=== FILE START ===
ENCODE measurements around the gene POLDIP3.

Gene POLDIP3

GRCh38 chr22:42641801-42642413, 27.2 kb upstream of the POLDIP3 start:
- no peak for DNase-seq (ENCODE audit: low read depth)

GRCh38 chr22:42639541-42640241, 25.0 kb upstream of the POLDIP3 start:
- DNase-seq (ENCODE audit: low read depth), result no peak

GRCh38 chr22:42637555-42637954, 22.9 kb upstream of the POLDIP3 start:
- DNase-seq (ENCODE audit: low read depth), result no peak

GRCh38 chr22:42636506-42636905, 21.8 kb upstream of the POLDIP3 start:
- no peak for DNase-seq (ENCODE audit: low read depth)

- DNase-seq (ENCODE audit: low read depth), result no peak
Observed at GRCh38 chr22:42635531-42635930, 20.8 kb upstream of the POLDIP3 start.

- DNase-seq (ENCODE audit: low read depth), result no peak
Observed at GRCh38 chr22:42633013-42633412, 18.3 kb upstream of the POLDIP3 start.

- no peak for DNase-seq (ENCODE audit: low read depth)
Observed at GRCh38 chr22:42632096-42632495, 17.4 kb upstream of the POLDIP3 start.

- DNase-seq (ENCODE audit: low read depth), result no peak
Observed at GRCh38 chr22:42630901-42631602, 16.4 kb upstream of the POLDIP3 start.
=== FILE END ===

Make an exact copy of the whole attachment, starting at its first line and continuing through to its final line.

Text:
ENCODE measurements around the gene POLDIP3.

Gene POLDIP3

GRCh38 chr22:42641801-42642413, 27.2 kb upstream of the POLDIP3 start:
- no peak for DNase-seq (ENCODE audit: low read depth)

GRCh38 chr22:42639541-42640241, 25.0 kb upstream of the POLDIP3 start:
- DNase-seq (ENCODE audit: low read depth), result no peak

GRCh38 chr22:42637555-42637954, 22.9 kb upstream of the POLDIP3 start:
- DNase-seq (ENCODE audit: low read depth), result no peak

GRCh38 chr22:42636506-42636905, 21.8 kb upstream of the POLDIP3 start:
- no peak for DNase-seq (ENCODE audit: low read depth)

- DNase-seq (ENCODE audit: low read depth), result no peak
Observed at GRCh38 chr22:42635531-42635930, 20.8 kb upstream of the POLDIP3 start.

- DNase-seq (ENCODE audit: low read depth), result no peak
Observed at GRCh38 chr22:42633013-42633412, 18.3 kb upstream of the POLDIP3 start.

- no peak for DNase-seq (ENCODE audit: low read depth)
Observed at GRCh38 chr22:42632096-42632495, 17.4 kb upstream of the POLDIP3 start.

- DNase-seq (ENCODE audit: low read depth), result no peak
Observed at GRCh38 chr22:42630901-42631602, 16.4 kb upstream of the POLDIP3 start.